Emily Ratajkowski Does Care About the Haters

But she's not letting the trolls stop her from being real on her new podcast "High Low With EmRata."

EmRata Interview

Courtesy of Highlow

There are currently over 2 million podcasts in the world, a fact that Emily Ratajkowski points out during our interview to promote her new podcast High Low With EmRata. She’s humble enough to understand the statistics but equally as confident to know that she’s bringing something different to the market. Known for purveying a new brand of feminism and her honest candor surrounding controversial topics, she’s prepared to not only tackle difficult subject matters but also the social constructs that created them.

“I pitched [the podcast as] Call Her Daddy meets [NPR’s] Fresh Air,” she explains. “Listen, I'm no fucking Terry Gross [host of Fresh Air], but I hope that there's an intelligence and a thoughtful approach to the subjects that I'm going to be talking about that will hopefully really get people to think in a way that maybe surprises them.”

Her inaugural episode, which premiered on November 1, does just that: taking something like the concept of sex on the first date and poignantly articulating the disparities of how women approach the matter vs. men. “It [sounds] like something that you'd see on the cover of Cosmopolitan or something, but we get into power and gender dynamics and things that I think are interesting and complicated, but also have real life applications.”

Each week, she’ll drop two episode formats to the general public, one with a special guest and the other during which she’ll pose a question before diving in and providing her hot take. Finally, a third episode called “Talk Back” will be exclusive to subscribers and will invite listeners to write in with their thoughts that she’ll discuss on air. This week, EmRata will welcome her first official guest on the show, who is none other than podcasting mogul Alex Cooper of Call Her Daddy, an episode that will likely attract Cooper’s massive following from her cult-favorite show.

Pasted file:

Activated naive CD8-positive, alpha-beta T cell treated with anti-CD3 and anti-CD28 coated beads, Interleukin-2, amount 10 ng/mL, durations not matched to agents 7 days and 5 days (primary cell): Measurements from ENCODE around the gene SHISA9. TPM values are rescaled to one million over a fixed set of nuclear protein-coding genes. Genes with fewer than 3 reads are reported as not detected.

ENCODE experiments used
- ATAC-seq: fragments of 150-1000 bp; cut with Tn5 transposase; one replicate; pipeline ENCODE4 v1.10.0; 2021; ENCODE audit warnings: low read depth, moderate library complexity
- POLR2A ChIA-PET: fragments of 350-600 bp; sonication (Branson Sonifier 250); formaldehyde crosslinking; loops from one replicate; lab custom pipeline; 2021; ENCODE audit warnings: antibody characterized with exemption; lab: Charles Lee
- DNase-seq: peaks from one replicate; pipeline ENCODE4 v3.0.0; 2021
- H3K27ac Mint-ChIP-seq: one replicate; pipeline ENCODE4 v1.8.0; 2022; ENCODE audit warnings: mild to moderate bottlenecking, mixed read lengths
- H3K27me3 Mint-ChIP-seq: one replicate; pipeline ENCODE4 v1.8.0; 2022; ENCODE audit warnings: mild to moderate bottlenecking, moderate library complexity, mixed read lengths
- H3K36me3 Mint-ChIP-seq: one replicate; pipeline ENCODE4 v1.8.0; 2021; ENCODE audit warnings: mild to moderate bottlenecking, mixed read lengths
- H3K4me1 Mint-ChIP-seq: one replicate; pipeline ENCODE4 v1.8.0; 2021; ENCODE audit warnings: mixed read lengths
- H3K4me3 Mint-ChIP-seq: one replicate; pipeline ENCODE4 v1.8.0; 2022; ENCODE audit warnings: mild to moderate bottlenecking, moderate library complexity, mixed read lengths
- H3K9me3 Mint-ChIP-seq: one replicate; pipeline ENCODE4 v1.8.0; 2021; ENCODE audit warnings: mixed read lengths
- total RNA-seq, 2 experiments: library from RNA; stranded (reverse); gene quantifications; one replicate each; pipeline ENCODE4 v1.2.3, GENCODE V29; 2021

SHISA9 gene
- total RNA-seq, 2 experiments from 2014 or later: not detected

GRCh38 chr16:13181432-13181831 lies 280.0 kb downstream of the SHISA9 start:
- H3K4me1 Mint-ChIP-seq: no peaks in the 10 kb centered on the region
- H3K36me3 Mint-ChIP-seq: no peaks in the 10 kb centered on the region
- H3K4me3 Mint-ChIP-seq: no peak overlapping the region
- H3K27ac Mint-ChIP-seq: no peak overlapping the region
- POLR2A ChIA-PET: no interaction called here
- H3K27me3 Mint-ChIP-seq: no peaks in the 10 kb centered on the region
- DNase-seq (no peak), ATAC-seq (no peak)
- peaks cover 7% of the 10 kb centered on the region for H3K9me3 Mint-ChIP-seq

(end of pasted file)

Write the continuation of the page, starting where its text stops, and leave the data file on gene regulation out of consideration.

“The conversations are really exciting and having guests on and talking to them about the things I'm interested in is great,” she says. “It's an amazing way to get people thinking, get myself thinking about complicated issues and things that maybe seem simple but are high and low. The politics behind them are important.”

With a set fan base, her New York Times best-selling book My Body, and a viral TikTok page to boot, Ratajkowski is poised to sit atop the saturated podcast charts. Ahead, she tells InStyle why she wanted to start a podcast, the most common misconceptions about her, and the hardest part of being a mother in the public eye.

Why did you want to start a podcast now?

I have been thinking about starting a podcast for years. Then I made the decision that I really wanted the book [My Body] to exist and be published before I started the podcast because I felt like it was really important for people to have a sense of my POV, the stories that I'm interested in telling, and just who I am in a way that maybe they hadn't before. Podcasting is this amazing opportunity to express ideas in a more casual way than writing. It's somewhere between a TikTok and writing an essay.

You're known for your honest and relatable TikTok content. How did you become so comfortable expressing your thoughts on the app?

I was always somebody my friends and people who knew me would be like, "You would love Twitter. You would be so good at Twitter. You should get into Twitter." And I just never did. Partly, I think it's the character limit and the need to be witty and clever just turned me off. There's something about the video, the algorithm, culture, and convenience of TikTok where it's all about being informal and you can post anything from an outfit to a sexy video to a hot take, and it all kind of lands in a different [place]. It's very equal. You don't have to worry about curation in the same way that you do with traditional or past social media platforms.

Which of your posts has resonated the most with TikTok users?

There are ones that resonate in different ways. There are the ones that people really like because they're funny, and then there are ones that people respond to because it is slightly controversial. When I talked about how I feel about power dynamics between young women and powerful men and the way that we always tend to shame the other woman, that one landed. That pissed a lot of people off too.